Originally published November 14, 2012, updated December 24, 2015
Update by Justin Pritchard; original article by Chris Chase
High resale values and a continued reputation for no-nonsense, reliable performance have helped the last-generation Honda CR-V maintain a position as one of the most sought-after used crossover buys on the market today. With efficiency, flexibility and safety front and centre, the last complete CR-V generation is one of the most loved models in its segment.
Look for the surprisingly spacious five-seat crossover with features like heated leather, a sunroof, navigation, Bluetooth, automatic climate control and available Real Time four-wheel drive. A five-speed automatic was included on all models. Note that CR-V’s naming convention saw lower-end models wearing the LX badge, while EX, EX-L and EX-L Navi models filled the lineup.
Look for a 2.4L four-cylinder with 166 hp in earlier models, that figure climbing to 180 later in this generation’s life.
Here’s a closer look at some common problems and issues identified by the owner community, with some more detailed information that’s emerged in recent years. We’ll also advise some checks that should be considered mandatory ahead of purchasing a used CR-V from this generation.
Have a mechanic inspect the CR-V’s brakes, ensuring they have plenty of life left. While the vehicle is in the air, said mechanic can also check the underside for signs of damage or fluid leakage.
Some owners have complained of oil consumption, and the problem is well documented in the owner community. Some amount of oil consumption is considered normal on virtually every vehicle, though test-drivers are advised to check the CR-V’s oil level and condition, before purchase, continue monitoring it religiously afterwards, and ensure the seller was fond of frequent, high-quality oil changes.
Be double sure that the CR-V you’re considering tracks straight and smooth down the road, and question any ‘pulling’ or vibration felt through the steering, which could be evidence of a front-end steering or suspension issue, or a sign of a bad alignment. A mechanic can diagnose and repair any problems like these in short order.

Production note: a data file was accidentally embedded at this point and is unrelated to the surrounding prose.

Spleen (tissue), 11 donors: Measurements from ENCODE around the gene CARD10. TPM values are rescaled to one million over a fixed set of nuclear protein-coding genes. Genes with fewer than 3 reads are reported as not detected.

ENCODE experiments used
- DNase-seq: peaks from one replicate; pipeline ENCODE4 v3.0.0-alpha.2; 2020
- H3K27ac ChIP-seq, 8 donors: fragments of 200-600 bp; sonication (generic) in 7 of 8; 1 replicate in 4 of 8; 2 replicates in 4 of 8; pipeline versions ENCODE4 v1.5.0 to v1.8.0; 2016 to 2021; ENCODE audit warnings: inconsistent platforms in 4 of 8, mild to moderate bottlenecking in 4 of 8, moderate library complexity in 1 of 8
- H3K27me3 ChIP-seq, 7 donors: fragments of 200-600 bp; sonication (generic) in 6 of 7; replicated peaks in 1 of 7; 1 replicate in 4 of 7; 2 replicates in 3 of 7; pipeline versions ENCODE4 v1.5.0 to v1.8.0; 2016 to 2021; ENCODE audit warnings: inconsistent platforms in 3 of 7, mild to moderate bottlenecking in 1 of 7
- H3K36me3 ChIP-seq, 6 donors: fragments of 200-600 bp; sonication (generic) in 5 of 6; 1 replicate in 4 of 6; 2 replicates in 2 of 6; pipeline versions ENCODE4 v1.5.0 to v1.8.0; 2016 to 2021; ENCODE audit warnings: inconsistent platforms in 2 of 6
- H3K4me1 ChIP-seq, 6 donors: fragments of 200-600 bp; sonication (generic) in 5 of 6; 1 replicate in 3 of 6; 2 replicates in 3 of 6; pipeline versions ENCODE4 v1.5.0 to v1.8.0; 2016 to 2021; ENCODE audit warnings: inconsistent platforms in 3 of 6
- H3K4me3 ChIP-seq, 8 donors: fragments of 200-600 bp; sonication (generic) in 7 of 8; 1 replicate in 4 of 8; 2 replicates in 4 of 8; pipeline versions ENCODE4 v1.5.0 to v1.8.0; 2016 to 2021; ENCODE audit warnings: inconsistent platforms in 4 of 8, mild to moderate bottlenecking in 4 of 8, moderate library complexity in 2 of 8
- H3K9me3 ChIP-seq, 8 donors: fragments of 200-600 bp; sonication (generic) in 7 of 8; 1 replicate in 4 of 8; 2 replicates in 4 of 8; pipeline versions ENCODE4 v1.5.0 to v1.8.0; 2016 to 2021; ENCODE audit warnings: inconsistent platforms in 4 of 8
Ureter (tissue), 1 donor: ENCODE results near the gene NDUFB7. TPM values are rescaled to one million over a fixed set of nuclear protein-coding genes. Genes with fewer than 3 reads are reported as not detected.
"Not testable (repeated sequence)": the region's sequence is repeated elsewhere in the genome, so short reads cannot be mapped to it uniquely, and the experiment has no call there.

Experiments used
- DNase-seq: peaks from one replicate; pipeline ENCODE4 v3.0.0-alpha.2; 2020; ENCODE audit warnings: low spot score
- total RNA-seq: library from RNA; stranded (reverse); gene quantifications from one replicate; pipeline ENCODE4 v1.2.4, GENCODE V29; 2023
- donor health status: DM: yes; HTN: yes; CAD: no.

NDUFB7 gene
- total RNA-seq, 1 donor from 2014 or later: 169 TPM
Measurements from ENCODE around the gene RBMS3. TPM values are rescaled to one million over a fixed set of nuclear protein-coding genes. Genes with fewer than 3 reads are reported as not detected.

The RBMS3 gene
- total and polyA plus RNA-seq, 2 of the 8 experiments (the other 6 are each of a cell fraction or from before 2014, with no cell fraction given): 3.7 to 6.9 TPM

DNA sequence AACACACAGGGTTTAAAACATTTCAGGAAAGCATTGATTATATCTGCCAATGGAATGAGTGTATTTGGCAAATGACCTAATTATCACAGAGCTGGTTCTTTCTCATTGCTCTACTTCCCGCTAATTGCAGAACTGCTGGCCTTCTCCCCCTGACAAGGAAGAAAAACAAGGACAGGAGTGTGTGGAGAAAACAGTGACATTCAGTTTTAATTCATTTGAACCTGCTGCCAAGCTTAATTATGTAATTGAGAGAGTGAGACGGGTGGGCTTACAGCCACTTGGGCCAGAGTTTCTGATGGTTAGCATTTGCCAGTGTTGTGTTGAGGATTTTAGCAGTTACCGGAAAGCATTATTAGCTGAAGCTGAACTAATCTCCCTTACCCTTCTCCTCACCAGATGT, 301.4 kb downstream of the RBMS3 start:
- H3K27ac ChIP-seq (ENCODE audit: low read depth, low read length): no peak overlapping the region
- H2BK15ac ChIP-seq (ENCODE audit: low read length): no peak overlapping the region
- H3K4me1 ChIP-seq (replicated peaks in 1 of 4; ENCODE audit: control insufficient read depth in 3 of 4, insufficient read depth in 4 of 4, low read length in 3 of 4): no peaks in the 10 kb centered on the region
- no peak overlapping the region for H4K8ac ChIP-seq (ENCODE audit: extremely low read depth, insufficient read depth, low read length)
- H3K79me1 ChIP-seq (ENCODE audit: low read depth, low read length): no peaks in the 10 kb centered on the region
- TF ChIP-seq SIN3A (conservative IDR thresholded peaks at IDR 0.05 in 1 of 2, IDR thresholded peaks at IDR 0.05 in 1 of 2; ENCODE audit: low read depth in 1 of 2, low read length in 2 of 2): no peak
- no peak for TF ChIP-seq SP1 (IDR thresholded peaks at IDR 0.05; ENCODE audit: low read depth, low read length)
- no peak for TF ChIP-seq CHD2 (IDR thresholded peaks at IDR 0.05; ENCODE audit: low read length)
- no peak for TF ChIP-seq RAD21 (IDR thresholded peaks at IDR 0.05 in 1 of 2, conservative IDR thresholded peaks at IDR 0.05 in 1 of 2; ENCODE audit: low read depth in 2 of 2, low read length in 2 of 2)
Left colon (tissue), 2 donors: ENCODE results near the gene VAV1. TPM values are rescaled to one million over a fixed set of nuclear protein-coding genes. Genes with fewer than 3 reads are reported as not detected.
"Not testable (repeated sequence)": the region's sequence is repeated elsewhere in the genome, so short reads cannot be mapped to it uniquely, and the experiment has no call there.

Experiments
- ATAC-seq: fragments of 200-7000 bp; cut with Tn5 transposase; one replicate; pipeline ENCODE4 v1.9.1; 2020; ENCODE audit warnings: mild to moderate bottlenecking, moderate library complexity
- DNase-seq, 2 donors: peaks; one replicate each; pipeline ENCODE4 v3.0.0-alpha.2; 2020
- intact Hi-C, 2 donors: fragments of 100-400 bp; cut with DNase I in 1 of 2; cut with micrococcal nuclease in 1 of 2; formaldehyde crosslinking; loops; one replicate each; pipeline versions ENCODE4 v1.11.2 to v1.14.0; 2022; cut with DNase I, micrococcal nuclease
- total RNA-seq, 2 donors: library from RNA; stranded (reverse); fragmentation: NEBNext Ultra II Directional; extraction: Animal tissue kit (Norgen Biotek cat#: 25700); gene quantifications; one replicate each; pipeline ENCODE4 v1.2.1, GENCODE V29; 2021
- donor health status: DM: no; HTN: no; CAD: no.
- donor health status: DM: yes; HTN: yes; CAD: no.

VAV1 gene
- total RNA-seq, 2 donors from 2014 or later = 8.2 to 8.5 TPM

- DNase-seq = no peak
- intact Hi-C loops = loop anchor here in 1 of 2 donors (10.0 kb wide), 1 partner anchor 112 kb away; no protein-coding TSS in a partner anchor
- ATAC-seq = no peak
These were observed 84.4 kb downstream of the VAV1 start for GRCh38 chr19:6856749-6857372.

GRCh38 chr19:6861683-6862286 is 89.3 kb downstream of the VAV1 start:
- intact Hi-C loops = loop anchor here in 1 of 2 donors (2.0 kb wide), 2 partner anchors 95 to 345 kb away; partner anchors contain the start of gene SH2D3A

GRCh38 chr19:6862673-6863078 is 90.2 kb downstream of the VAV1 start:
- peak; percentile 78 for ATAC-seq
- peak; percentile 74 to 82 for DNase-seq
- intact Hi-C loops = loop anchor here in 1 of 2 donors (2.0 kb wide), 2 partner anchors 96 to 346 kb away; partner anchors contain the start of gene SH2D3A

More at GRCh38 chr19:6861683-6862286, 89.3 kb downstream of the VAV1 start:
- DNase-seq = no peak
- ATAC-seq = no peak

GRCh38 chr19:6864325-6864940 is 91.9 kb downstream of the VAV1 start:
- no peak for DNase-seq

Triple check for proper operation of the locks and door handles on all doors and the hatchback as well. Also, note that the air conditioning system should blow ice-cold air almost instantly after it’s engaged. If that’s not the case, a bad AC compressor is likely the culprit.
A light, metallic rattle coming from beneath the vehicle is typically caused by a rusty or loose catalytic converter heat shield, which some owners simply remove to stop the noise. If you detect a sound like this, be sure to confirm that’s the case.
Top of the line: Test Drive: 2011 Honda CR-V EX-L Navi
Ensure all fluid changes are up to date, and note that a whining noise during steering at low speeds could be caused by a worn-out power steering pump, or low power steering fluid level. If the fluid level is low, adding fluid will typically stop the noise. If the noise is present and the fluid level is normal, a new power steering pump may be in your future.
Ultimately, expensive driveline-related issues with the CR-V seem to be a non-issue in this generation. Problems are likely to be minor, and owners of a well-maintained used model can expect reliable operation – and a used crossover price premium in exchange for it.